Buthelezi could have helped prevent KZN bloodshed: Senzo Mchunu

20 September 2017 - 13:10 By Matthew Savides
KZN premier and ex-ANC KZN chairman Senzo Mchunu at the Moerane Commission into political violence on Wednesday morning.
KZN premier and ex-ANC KZN chairman Senzo Mchunu at the Moerane Commission into political violence on Wednesday morning.
Image: Jackie Clausen

Had IFP leader Mangosuthu Buthelezi not left the ANC Youth League‚ the bloodshed between the ANC and IFP in KwaZulu-Natal could have been avoided.

This was among the hard-hitting testimony given by former KZN premier and ex-ANC KZN chairman Senzo Mchunu at the Moerane Commission into political violence on Wednesday morning.

Mchunu said the violence in the mid-1980s to mid-1990s‚ which killed thousands‚ could also have been averted had more attention been paid.

But he said that Buthelezi could have been a central figure in preventing bloodshed in what became known as the "killing fields" of the Midlands.

"The fact of the matter is that there was blood and bodies in this province. The only way we could‚ perhaps‚ have avoided that would have been Inkosi Buthelezi admitting that‚ at one stage‚ having been part of the ANC - at some point he was a member of the Youth League of the ANC - perhaps admitting that he abandoned the revolutionary liberation movement for some reasons. Maybe he could have stayed within the liberation movement‚" said Mchunu.

TimesLIVE has reached out to IFP national chairman Blessed Gwala for a response‚ and this story will be updated should he reply.

Buthelezi in 2012 confirmed that he was a member of the ANC's youth league.

Mchunu‚ who was ousted as premier in May 2016 after losing out at the now-nullified ANC KZN elective conference in 2015‚ also believes that better negotiations could have made a difference in dealing with the bloodshed.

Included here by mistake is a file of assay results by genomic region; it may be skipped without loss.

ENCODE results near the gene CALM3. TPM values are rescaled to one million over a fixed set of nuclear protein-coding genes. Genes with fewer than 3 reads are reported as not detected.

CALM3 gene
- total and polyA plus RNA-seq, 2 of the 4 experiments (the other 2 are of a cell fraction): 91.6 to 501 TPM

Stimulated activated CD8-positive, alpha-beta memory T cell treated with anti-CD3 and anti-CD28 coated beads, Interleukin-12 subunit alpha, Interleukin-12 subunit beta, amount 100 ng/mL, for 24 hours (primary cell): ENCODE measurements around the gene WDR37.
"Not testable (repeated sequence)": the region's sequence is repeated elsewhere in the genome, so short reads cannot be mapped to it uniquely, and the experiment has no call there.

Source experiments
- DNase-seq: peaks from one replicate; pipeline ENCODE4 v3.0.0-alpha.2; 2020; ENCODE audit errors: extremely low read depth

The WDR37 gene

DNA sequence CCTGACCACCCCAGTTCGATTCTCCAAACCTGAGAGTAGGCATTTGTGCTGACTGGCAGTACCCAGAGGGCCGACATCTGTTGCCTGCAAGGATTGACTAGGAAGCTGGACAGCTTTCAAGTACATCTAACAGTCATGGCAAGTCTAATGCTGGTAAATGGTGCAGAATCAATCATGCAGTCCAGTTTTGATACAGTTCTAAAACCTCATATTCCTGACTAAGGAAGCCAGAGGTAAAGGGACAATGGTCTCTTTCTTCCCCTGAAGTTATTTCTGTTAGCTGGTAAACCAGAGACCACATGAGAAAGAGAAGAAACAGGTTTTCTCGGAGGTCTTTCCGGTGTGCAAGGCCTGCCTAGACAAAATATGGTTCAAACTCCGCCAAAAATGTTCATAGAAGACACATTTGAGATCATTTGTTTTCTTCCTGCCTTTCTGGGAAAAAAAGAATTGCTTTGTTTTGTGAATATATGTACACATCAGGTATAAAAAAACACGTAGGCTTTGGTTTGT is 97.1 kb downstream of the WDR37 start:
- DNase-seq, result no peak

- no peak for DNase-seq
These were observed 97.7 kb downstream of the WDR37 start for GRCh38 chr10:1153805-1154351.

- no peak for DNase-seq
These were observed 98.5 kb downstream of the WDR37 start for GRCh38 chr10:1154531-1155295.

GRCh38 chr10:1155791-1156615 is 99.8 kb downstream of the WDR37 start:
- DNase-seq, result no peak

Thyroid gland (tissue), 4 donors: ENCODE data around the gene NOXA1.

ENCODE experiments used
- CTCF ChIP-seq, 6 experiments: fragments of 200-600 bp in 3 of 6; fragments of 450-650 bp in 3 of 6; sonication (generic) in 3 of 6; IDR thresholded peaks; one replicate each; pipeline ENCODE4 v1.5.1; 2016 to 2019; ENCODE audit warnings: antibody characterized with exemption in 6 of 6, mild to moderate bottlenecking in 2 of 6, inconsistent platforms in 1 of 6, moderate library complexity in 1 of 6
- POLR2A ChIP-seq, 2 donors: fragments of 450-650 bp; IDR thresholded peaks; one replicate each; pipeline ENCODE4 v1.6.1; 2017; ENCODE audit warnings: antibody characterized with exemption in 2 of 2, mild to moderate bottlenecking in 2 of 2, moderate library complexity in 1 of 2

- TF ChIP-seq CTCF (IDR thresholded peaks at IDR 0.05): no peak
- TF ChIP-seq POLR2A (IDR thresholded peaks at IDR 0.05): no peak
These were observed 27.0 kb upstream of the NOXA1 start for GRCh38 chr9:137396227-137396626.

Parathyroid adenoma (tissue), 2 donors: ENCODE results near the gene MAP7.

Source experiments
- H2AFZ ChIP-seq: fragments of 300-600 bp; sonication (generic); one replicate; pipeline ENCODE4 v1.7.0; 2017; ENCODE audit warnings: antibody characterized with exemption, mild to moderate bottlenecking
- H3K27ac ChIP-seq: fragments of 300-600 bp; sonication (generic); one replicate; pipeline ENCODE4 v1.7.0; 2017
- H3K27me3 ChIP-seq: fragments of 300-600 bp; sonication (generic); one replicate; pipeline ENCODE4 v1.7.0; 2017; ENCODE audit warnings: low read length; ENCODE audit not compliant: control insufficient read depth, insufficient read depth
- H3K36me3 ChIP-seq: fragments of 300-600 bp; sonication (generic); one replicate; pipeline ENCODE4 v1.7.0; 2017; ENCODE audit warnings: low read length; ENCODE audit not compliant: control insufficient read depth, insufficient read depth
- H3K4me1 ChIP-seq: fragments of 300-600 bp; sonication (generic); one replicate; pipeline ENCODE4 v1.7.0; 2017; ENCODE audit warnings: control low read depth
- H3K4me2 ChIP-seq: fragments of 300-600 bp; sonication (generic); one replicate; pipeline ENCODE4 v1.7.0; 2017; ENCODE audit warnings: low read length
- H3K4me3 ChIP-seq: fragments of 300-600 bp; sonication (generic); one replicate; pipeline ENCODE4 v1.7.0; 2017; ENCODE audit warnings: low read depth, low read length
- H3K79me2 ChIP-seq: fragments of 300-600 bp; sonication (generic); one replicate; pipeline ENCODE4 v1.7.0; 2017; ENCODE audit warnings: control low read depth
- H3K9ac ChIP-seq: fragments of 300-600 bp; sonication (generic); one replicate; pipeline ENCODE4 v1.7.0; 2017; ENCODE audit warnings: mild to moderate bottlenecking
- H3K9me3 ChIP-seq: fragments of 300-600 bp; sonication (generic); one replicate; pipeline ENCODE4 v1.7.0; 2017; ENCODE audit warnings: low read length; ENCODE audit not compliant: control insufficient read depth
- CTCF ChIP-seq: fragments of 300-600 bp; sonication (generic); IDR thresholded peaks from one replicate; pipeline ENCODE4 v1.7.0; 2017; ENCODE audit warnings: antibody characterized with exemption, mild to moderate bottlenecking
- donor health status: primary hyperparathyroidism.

"The crucial years that we lost were 1978‚ 1979‚ 1980‚ 1981. If there was space‚ time and a conducive environment‚ more discussions and more interaction at the highest level‚ if there was an anticipation of what lay ahead‚ this could have been avoided‚" he said.

Mchunu said the ANC had never viewed the IFP as its enemy.

"We always looked beyond it. We looked at ourselves and IFP as victims of a state-driven kind of conflict and resultant tension and violence. And they [the apartheid government] were doing this deliberately‚" he said.

Mchunu said the proliferation of guns in KZN created an environment of easy access to the tools of murder. At one stage he had received information that seven tons of weapons had been delivered by the state to the province.

"I must further submit that at this period‚ at the close of the 1980s up to December 1996‚ there was a lot of proliferation of firearms and ammunition distribution‚" he said.

"They were almost freely available. KZN is the only province in the Republic of South Africa that ever received seven tonnes of arms and ammunition‚ at one stage‚ as information got made available to all of us. You would get terrified that there were firearms all over and that anyone could lay their hands on them‚" he said.


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